Delayed Plays: Place Is by koleżanka

Over the past few days, I drove to my old stomping grounds in Pennsylvania and then returned to my North Carolina home. Both road trips found me grooving to E Street Radio for hours on end due to the spotty connection my cellphone provider has along tree-lined I-85 and the rural areas it cuts through; although satellite radio fades out on occasion, it’s never for long. When 5G/LTE was available, however, I fired up Apple Music and listened to artists and albums frequent readers of this blog can likely predict, including Paul Weller’s Fat Pop, Southern Avenue’s Be the Love You Want, Lucy Rose’s Something’s Changing and, on the way home, Neil Young’s solo acoustic 1970 Carnegie Hall concert, which was released Friday (and that I plan to write about next week).

Also on tap was an album and artist recommended to me by a new reader: Place Is by koleżanka (aka Phoenix-born and Brooklyn-based Kristina Moore), which I wound up listening to once on the trip north and twice on the trip south. It held its own. 

Place Is, her third album, was released on July 30th. She handles the bulk of the instruments (guitar, vocals, omnichord, synths, drum machines), while co-producer Ark Calkins handles the rest (drums, synth percussion, bass). It’s a fascinating album that’s accented by synths, guitars, syncopated melodies and rhythms, and vocals as clear as a Carolina blue sky. As a whole, it reminds me of both the synth-heavy new wave of the early and mid-‘80s and the too-brief pop-rock renaissance of the early ‘90s; others equate it to Cate Le Bon, Cocteau Twins and Stereolab. On top of that, there’s this: Moore possesses one of those voices that soaks through the skin and into the bloodstream—and a silky guitar sound that does the same.

The songs themselves were fueled in part by the transient nature of her life, which has seen her move, move and move again, and head out on the road time and again. Home is more a concept than reality, in other words, as are the intricacies of life. As she sings in “B2YP,” the third track, “what is a place and what is a home?/live in my suitcase/I don’t belong to anyone.” Within the touring life, when every night’s another town, another club, human connections often aren’t forged, but imagined. (As she told me long ago, for instance, Rumer never felt more alone than on tour.)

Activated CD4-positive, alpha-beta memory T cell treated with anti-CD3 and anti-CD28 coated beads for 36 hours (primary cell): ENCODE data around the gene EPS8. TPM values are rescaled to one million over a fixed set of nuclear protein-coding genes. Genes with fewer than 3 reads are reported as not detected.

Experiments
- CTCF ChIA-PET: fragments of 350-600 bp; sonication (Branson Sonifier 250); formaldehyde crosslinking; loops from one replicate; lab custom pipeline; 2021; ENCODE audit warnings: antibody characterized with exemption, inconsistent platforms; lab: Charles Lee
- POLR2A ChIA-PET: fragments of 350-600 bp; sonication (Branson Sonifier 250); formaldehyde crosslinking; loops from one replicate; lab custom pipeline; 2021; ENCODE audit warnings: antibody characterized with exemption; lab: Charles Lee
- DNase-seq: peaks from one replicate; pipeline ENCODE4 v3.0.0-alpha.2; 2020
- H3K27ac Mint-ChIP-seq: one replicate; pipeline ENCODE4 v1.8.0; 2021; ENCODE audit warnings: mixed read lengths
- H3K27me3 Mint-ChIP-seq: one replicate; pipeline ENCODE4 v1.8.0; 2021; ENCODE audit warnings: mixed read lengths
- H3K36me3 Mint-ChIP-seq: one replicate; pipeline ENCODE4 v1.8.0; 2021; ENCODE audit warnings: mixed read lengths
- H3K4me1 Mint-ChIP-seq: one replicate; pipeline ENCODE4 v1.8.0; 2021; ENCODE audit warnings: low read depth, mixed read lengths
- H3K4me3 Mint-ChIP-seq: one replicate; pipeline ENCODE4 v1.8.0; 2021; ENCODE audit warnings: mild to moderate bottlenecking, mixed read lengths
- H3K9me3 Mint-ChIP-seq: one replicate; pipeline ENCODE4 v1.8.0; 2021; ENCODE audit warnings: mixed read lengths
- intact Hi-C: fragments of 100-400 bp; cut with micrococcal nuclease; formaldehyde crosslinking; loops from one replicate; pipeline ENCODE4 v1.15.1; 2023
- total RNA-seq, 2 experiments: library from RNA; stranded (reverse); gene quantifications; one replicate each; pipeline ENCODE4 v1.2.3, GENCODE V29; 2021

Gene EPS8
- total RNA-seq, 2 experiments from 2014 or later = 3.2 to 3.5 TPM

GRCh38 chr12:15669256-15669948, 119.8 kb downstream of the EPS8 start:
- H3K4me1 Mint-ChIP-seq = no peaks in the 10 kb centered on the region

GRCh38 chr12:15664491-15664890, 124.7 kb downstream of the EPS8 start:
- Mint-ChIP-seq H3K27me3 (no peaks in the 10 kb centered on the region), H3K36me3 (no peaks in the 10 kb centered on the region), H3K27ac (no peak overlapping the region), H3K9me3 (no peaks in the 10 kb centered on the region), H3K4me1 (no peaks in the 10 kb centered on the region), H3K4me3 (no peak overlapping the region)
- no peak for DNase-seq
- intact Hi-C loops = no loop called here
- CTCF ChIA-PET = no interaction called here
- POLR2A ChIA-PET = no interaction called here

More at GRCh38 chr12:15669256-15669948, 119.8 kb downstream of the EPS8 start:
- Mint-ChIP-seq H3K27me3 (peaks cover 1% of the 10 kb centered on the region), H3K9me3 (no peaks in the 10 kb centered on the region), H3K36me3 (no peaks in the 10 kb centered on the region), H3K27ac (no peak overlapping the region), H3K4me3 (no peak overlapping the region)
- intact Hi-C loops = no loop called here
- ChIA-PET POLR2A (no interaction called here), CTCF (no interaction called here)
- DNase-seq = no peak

The album opens with “A Mouthful,” which gradually reveals a jazzy melody that, like much of the songs to follow, plays a slight game of tug-of-war with the rock-solid rhythm. “Am I brave if I look you straight in the eye?” she asks about an uninvited stranger sidling up next to her at the bar. The second stanza widens the scope, with an attempt to silence her unease leading to a drunken night on a rooftop. “I feel tired,” she sings by song’s end. “I feel.”

“$40” finds her asking “how can I tell the difference between quiet and a mind at peace?” and “how can I tell the difference between waking and asleep?” “Vegan Sushi,” the fourth track, continues to explore the quandaries of life on the road espoused in “B2YP”: “Have we wasted all our time?/here we go again/I don’t know how to define/what is home again/it’s a toast here every night/always the lament/have we wasted all our time?” An ominous, martial-like rhythm underscores the proceedings.

“7th st/7th ave,” on the other hand, finds the internal discord tempered by a sense of place—albeit in her mind—and an exquisite guitar solo: “I walk to the avenues/watch the sun debate a night/feels like some dramatic trope/themes of nostalgia/character plight/and place is a mantra/repeated till a voice is tired/oh what a sensation to/shiver in heat/112.”

“In a Meeting” delves into the reality of the stop-and-go life, which finds us waiting for just the right time to do this, that, and other things. “Words for No One,” meanwhile, ponders “Writing words for no one/With a hand that no one else could know/I never asked for this body/I never ask for much at all.” As with the “7th st/7th ave” and the track that follows, “The Offensive,” I hear a Liz Phair vibe. In fact, now that I’ve thought about it—and listened to the album several more times while writing this—a pronounced Phair feel echoes throughout.

In any event, the album comes to a close with “The Mountain,” in which she observes that “submission is the place you kneel before the hand that feeds you” while unfurling a poetic tale of leaving someone who doubted her. “All the things you thought you knew/it’s a shame I couldn’t say it/all the things we thought were true/it’s a shame.”

All in all, as I said up top, it’s a fascinating album that ably reflects life in the modern age. Though the pandemic has curtailed it somewhat, the transient and/or relocated life is a reality faced by many more folks than just musicians, truck drivers and the like, and even the stay-at-home life, which many of us now practice, causes a disconnect from “home” in a way, as it sometimes feels like a prison cell. “Place is a mantra” rings true to me, at least, as I’m sure it will for many who listen to Place Is. It’s an adventurous slice of jazzy pop-rock. I recommend it.

Here, koleżanka and some friends perform a few songs from the album in Oracle, Ariz. It’s a cool video and performance.

The track list:

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